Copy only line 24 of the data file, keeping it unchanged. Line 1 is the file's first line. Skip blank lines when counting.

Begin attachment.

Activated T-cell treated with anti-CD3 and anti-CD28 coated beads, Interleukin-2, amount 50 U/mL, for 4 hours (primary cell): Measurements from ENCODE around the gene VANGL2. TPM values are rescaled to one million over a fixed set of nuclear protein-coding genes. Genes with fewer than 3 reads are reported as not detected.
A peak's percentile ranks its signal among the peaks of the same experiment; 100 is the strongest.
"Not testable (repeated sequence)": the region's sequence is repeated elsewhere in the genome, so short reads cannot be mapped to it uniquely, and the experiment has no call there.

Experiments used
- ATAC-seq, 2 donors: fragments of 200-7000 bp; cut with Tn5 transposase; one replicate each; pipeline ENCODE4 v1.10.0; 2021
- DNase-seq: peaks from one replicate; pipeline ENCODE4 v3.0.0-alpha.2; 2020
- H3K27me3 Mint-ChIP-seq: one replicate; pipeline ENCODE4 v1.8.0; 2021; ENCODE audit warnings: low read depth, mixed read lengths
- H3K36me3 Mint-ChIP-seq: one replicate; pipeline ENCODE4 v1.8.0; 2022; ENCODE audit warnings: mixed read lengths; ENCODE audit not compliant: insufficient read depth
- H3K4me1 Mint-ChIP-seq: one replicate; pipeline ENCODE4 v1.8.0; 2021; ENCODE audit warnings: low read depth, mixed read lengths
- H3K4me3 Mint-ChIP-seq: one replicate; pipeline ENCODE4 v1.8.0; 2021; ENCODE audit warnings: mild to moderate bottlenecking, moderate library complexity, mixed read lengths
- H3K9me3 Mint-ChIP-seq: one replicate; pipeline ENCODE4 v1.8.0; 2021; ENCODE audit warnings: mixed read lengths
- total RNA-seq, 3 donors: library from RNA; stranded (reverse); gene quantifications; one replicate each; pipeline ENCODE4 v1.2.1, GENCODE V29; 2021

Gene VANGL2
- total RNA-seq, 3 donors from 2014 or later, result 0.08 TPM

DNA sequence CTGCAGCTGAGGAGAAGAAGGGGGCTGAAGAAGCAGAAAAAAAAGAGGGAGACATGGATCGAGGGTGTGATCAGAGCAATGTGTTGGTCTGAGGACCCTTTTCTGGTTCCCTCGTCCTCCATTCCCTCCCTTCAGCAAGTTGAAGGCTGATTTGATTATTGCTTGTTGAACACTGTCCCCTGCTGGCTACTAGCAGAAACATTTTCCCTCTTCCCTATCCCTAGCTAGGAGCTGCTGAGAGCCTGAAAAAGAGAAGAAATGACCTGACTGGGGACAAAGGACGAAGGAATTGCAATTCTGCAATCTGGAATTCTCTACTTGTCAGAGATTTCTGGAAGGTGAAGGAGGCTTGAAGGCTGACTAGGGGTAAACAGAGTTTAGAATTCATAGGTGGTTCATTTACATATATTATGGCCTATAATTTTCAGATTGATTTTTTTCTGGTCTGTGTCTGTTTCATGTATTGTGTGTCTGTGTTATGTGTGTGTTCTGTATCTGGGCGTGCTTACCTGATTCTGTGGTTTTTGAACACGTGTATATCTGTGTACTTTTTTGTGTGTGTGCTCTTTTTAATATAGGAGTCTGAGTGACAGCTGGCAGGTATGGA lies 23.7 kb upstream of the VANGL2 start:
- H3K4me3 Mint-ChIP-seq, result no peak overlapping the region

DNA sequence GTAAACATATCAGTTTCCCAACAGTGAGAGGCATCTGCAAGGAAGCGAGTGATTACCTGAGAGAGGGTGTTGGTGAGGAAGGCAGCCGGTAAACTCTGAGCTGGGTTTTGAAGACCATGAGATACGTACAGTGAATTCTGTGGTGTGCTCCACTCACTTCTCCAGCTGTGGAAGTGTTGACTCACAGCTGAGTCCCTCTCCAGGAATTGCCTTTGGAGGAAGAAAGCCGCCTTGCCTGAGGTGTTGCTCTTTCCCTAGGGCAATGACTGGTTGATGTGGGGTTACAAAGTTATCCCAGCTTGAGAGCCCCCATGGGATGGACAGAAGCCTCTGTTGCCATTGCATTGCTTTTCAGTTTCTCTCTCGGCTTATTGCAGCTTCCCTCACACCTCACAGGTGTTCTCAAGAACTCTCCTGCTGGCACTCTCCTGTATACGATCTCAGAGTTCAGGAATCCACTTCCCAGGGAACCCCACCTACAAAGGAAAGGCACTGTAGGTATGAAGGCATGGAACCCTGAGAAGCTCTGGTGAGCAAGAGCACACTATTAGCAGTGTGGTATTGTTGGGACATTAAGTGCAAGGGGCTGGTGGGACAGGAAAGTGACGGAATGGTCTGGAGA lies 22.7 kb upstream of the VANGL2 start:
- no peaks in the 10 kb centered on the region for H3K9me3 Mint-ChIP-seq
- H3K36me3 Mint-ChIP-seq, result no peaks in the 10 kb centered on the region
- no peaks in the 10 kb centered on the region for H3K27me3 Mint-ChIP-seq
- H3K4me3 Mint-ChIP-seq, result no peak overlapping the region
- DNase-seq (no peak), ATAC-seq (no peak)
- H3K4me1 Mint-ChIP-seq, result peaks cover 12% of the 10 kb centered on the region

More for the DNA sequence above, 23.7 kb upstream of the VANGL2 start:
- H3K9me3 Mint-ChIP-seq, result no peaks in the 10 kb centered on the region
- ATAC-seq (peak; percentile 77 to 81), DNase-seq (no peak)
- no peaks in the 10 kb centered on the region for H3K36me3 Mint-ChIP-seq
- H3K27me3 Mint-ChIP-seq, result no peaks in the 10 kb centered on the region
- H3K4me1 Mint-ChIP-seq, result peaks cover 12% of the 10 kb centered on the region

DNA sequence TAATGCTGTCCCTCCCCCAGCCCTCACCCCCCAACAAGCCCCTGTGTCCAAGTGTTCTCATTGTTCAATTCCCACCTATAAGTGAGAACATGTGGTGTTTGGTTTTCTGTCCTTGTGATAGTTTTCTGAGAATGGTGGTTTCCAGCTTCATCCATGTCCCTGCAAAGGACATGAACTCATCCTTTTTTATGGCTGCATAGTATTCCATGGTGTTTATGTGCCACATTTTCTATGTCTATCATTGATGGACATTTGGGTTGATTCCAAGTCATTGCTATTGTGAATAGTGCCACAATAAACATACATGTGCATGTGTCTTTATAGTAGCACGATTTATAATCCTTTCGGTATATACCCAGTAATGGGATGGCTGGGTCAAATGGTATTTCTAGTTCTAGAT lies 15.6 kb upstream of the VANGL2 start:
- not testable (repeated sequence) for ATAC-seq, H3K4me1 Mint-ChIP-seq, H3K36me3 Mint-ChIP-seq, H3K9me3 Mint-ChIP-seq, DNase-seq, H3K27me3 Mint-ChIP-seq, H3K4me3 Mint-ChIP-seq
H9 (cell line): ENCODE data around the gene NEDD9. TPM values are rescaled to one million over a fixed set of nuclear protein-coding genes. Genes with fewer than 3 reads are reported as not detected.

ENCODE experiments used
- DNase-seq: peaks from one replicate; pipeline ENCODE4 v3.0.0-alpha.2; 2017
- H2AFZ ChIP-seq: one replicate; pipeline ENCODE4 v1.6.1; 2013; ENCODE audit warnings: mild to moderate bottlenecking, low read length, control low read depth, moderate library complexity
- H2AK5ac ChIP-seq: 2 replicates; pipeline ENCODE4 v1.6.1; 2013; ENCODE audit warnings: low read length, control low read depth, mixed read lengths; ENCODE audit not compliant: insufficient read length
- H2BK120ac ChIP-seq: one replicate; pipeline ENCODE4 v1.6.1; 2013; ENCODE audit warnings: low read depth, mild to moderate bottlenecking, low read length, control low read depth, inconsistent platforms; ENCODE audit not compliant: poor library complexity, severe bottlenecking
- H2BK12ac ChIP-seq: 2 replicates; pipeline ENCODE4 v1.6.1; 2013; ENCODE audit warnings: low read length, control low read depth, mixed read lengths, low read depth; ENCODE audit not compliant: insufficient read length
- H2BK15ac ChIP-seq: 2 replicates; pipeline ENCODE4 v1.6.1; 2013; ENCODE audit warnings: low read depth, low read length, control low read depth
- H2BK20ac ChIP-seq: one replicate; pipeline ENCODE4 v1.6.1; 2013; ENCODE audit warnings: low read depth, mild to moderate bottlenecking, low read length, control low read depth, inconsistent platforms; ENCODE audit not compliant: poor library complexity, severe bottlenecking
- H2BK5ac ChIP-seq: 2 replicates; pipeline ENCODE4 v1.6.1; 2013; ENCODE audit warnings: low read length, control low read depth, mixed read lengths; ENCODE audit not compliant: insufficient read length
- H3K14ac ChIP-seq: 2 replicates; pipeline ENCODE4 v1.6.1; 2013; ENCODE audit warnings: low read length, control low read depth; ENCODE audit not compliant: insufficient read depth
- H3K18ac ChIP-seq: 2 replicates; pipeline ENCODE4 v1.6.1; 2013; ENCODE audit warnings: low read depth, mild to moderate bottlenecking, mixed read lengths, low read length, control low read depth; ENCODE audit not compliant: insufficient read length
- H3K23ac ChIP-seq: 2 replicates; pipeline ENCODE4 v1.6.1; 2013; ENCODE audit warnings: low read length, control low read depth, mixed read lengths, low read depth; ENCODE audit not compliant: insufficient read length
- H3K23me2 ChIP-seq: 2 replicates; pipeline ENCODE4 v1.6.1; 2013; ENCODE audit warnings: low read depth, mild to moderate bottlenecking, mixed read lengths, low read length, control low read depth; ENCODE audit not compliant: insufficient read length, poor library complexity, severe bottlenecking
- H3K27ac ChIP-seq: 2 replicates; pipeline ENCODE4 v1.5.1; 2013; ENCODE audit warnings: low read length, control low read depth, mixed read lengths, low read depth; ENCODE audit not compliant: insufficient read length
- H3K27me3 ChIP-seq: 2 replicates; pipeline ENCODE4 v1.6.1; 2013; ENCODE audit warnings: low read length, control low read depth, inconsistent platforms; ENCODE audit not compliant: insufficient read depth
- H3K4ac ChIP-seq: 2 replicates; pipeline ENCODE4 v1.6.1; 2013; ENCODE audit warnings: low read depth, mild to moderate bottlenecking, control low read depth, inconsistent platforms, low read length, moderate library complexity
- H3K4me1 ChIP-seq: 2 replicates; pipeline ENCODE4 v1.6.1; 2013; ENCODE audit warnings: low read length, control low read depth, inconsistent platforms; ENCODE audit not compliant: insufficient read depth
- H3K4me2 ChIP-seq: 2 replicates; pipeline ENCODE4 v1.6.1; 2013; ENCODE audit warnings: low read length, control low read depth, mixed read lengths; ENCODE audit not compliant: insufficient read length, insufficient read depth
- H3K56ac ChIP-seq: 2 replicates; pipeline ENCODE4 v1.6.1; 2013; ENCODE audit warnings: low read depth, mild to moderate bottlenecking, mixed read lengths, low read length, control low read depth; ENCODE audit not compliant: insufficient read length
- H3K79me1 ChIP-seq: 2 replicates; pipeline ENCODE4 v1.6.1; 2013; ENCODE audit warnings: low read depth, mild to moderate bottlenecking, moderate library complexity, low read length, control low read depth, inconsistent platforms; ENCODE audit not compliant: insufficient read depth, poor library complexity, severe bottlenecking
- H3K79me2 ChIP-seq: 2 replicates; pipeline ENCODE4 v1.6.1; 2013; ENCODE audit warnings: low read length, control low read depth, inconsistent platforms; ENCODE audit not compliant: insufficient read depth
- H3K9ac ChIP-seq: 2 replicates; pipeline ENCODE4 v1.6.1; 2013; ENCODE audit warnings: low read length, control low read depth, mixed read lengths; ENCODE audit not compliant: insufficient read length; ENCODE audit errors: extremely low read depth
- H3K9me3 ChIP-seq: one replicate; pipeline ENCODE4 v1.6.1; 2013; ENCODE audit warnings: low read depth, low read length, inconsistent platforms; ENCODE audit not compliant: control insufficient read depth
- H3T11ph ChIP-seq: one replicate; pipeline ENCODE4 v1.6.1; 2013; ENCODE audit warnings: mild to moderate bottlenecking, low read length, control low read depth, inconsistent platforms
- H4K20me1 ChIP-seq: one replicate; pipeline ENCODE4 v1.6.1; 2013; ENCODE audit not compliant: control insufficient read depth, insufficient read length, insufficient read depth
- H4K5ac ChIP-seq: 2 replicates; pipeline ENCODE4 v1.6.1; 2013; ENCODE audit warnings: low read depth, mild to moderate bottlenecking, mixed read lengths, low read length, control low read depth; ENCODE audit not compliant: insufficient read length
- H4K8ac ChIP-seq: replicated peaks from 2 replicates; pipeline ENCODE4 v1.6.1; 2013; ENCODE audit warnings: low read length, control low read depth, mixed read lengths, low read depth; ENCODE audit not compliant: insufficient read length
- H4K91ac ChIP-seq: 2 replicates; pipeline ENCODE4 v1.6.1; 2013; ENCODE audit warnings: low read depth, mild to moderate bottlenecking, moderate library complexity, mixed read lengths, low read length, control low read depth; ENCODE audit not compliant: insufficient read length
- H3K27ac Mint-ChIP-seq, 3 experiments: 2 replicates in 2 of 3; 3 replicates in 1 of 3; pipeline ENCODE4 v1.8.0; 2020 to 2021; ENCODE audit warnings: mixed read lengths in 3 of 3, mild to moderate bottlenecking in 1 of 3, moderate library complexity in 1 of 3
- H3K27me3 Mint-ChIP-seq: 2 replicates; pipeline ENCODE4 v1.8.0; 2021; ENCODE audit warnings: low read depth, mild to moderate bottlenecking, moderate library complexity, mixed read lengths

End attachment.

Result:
More for the DNA sequence above, 23.7 kb upstream of the VANGL2 start: